780 GB of data is what criminals claim to have stolen after accessing the systems of the video game company Electronic Arts (EA). The attackers claim to have access to all EA services and offer the information on dark web forums for $28 million. Also, among the information they say they have stolen is the source code of several games, such as FIFA 21 and The Sims, as well as the Frostbite graphics engine that is used in several company video games (such as Battlefield), as well as development tools and other types of information.
As explained by the Motherboard site, which released the attack and the details of the information offered by the criminals, EA confirmed that they suffered a data breach and that the affected information is what the attackers say they have in their possession. In addition, from the company they pointed out that malicious actors did not gain access to any user's data, so there is no risk to privacy. They also claim to have made security improvements and do not expect the incident to impact the business or their games in any way.
They managed to steal the data after tricking an employee through Slack into handing over an access token.
The plan began through the purchase of cookies on the Internet for 10 dollars. Then, they used these cookies to gain access to a Slack channel used by EA, since as the medium explains, cookies can save data from the access credentials of a particular user and could give an attacker the opportunity to log in. in that service as if it were the legitimate person.
Once inside Slack, they contacted an employee from the support area and, posing as the legitimate user, made him believe that he had lost the phone. In this way, the attacker obtained the authentication token that allowed him to access the EA corporate network.
Attacks on the video game industry are not new. Several investigations have revealed details of campaigns by sophisticated groups that have tried to affect video game companies through supply chain attacks, as was the case in 2019 with an attack by the Winnti group on video game developers in Asia with the aim of distributing malware as part of legitimate software, and then in 2020 with a new backdoor. Same thing earlier this year in what was dubbed Operation NightScout, this time targeting video game players.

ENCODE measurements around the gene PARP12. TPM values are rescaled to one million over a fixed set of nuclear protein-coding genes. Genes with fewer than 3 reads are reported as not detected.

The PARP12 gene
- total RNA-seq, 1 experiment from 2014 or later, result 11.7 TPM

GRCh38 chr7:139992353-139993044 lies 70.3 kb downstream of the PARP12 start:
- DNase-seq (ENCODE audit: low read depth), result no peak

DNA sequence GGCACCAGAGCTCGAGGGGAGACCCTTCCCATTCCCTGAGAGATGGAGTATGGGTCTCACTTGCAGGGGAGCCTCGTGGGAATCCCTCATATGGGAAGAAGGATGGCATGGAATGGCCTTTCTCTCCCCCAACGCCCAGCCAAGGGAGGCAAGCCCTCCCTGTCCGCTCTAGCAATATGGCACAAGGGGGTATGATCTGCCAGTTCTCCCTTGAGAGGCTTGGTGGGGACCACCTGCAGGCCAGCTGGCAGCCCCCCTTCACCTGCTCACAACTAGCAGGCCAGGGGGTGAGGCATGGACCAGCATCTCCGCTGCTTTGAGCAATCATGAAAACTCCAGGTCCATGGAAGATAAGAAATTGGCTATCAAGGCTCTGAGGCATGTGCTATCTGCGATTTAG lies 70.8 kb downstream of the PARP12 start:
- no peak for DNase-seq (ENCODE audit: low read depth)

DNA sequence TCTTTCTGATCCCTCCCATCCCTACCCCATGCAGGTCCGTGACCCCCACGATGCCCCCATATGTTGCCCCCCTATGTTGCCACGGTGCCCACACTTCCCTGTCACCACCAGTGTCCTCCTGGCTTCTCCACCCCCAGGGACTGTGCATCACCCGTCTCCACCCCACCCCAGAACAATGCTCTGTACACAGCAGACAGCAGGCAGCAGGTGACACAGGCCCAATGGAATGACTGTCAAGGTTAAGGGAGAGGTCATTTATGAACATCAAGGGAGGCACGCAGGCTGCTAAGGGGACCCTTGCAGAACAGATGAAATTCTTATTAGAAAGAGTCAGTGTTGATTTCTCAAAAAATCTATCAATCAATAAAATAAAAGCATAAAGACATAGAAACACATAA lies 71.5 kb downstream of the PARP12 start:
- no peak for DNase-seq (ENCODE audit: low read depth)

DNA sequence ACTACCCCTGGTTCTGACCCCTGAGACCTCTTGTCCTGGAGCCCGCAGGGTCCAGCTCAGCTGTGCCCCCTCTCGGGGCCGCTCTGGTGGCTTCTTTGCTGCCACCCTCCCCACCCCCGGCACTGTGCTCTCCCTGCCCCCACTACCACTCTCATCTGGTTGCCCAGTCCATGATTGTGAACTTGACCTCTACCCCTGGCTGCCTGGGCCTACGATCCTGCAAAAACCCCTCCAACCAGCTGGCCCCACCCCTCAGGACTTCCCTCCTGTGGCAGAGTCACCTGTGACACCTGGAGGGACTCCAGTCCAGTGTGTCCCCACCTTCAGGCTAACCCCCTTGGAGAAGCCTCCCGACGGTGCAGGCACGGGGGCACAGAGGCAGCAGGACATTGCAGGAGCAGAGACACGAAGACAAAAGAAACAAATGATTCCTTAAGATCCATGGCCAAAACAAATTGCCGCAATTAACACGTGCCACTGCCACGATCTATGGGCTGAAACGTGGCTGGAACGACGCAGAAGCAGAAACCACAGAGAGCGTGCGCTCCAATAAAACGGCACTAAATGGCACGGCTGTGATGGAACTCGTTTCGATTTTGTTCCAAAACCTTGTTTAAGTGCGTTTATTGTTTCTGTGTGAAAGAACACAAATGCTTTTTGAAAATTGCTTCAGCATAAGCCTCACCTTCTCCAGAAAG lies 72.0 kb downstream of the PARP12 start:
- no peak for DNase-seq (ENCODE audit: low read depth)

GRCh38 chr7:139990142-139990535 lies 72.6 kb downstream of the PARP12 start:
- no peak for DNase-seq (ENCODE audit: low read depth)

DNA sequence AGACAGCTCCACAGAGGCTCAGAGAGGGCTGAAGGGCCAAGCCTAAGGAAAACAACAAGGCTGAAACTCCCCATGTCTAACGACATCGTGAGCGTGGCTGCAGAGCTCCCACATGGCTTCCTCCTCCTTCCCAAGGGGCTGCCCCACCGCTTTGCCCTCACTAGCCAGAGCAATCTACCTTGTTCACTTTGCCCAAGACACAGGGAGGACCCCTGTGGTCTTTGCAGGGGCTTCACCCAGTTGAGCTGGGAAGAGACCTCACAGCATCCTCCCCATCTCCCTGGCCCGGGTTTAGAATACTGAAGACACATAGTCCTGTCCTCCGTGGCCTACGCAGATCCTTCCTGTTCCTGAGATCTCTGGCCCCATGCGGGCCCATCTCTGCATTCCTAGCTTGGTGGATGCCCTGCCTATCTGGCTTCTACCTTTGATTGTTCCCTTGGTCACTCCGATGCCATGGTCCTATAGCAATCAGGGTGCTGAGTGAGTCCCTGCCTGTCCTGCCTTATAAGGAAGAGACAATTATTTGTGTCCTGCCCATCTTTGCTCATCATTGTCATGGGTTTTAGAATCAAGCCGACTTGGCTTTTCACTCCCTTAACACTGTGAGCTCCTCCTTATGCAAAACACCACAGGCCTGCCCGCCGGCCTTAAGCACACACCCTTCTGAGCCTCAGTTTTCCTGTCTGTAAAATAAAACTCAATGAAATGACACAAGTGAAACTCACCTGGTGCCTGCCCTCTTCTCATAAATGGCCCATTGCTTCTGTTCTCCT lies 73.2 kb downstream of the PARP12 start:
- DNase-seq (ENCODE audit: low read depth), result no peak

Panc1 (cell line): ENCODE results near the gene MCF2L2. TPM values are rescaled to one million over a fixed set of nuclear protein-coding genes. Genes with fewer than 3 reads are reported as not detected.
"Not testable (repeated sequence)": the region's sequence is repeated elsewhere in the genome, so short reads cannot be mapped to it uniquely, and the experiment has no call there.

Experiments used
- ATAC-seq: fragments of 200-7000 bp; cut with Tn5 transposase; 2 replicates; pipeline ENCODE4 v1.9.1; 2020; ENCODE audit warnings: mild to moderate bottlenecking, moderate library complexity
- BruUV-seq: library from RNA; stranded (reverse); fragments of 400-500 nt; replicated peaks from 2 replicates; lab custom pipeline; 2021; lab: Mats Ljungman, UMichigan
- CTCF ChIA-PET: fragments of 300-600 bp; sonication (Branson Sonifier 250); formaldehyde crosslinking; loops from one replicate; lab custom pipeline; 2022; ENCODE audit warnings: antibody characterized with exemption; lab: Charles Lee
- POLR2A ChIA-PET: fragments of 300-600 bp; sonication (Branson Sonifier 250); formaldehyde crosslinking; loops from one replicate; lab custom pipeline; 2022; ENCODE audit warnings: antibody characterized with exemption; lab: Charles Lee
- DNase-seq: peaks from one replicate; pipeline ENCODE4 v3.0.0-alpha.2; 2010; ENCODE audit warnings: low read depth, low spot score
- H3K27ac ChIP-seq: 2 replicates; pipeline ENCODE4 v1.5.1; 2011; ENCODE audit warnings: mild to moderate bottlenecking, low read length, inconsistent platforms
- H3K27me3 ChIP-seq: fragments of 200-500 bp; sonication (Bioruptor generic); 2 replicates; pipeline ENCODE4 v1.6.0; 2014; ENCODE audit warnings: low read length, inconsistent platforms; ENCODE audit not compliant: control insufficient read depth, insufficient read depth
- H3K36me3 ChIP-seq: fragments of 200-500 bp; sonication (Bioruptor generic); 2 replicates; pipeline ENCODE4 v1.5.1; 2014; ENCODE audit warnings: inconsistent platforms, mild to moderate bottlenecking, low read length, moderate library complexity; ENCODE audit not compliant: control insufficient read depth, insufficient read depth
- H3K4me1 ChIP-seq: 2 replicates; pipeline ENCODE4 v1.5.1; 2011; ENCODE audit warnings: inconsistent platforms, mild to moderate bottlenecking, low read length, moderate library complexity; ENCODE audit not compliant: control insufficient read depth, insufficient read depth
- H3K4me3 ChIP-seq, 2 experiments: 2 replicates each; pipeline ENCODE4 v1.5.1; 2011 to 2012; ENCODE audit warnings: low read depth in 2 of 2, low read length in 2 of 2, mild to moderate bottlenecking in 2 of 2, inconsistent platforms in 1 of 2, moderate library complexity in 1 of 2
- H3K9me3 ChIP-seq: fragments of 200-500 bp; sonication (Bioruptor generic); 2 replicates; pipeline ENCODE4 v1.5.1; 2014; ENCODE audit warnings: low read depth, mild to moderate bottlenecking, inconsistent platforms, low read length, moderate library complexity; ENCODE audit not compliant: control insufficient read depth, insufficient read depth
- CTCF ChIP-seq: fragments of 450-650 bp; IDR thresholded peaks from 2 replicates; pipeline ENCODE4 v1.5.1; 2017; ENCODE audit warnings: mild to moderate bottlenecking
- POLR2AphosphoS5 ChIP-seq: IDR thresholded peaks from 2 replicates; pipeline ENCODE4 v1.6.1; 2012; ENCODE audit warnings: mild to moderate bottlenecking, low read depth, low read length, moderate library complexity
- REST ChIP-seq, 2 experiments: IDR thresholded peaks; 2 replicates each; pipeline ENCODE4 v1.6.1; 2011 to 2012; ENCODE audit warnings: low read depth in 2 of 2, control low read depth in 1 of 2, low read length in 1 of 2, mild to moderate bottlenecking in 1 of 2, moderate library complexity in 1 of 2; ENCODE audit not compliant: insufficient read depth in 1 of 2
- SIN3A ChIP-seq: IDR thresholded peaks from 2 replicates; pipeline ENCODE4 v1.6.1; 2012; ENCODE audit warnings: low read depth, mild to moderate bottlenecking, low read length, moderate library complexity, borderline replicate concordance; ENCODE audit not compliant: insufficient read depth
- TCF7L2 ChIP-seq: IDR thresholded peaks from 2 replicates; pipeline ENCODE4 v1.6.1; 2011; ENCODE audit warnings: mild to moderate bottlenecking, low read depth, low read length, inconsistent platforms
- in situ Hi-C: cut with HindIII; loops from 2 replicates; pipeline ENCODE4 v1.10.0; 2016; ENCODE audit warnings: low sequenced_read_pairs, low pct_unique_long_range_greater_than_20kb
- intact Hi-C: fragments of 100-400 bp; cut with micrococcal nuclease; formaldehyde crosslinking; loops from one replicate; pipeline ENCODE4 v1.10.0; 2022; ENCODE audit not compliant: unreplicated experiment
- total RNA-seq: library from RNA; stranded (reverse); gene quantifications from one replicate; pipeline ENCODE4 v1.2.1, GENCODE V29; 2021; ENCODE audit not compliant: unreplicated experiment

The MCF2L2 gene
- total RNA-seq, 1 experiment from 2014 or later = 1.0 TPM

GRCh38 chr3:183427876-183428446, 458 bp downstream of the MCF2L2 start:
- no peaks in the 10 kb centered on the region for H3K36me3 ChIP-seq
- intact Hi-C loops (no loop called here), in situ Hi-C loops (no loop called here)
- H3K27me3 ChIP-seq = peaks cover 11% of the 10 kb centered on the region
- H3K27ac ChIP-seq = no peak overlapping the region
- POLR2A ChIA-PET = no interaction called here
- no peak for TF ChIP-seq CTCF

But beyond these highly complex attacks, in 2020 alone there have been several cases of security breaches involving video game companies: the case of Capcom, which suffered a ransomware attack and information leak; the attack on Valve in April of last year that led to the leak of the source code for Counter Strike and Team Fortress 2; the leaking of the source code of classic Nintendo games in what became known as Gigaleak, in addition to the compromise of 300,000 Nintendo user accounts with personal information, or more recently the ransomware attack on CD Projekt Red that led to the theft of the Cyberpunk 2077 source code.
In 2020, an Akamai report reflected that during the pandemic credential stuffing attacks on video game companies and users grew and that in a year and a half nearly 10 billion attempts of this type of attack were recorded.
The reality is that there are several reasons that could explain this growth in the interest of malicious actors in this industry.
For example, the large sums of money it moves make developers and users financially attractive to attackers.
To get an idea of what this industry represents compared to other entertainment sectors, according to data from Goldman Sachs, the audience of video game content on platforms such as YouTube or Twitch is higher than that recorded by consumers of HBO, Netflix and ESPN combined.
Some reports, such as the one recently prepared by BlackCloak, consider as another possible reason the fact that companies in this industry do not operate under the same regulatory standards as financial or health companies, which have the obligation to develop measures strict security measures to protect the data of its users. In addition, the bad security practices used when creating and managing passwords by the senior executives of video game companies, where more than 80% of the passwords of these senior officials circulate in plain text in clandestine forums on the dark web.